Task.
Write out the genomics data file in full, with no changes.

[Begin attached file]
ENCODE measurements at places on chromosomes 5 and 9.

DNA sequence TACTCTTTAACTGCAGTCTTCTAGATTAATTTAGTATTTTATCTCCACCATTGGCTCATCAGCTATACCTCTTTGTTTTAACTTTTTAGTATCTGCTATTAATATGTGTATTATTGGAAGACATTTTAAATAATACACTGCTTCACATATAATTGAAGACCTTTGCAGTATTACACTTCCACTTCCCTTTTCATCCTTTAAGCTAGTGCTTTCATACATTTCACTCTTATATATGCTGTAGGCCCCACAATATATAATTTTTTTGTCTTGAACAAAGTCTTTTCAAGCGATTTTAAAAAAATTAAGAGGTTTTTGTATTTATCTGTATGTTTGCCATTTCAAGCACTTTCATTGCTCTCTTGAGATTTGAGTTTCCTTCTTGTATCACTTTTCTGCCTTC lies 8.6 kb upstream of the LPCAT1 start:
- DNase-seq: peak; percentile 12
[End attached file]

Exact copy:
ENCODE measurements at places on chromosomes 5 and 9.

DNA sequence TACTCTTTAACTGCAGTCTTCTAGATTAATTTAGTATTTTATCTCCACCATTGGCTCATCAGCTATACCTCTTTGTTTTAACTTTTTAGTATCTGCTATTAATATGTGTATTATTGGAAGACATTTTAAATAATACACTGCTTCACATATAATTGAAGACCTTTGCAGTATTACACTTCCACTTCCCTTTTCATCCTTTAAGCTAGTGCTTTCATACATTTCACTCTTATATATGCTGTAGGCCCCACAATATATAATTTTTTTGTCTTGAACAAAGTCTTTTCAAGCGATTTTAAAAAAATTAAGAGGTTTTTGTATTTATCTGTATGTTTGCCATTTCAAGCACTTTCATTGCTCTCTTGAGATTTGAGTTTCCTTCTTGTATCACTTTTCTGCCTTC lies 8.6 kb upstream of the LPCAT1 start:
- DNase-seq: peak; percentile 12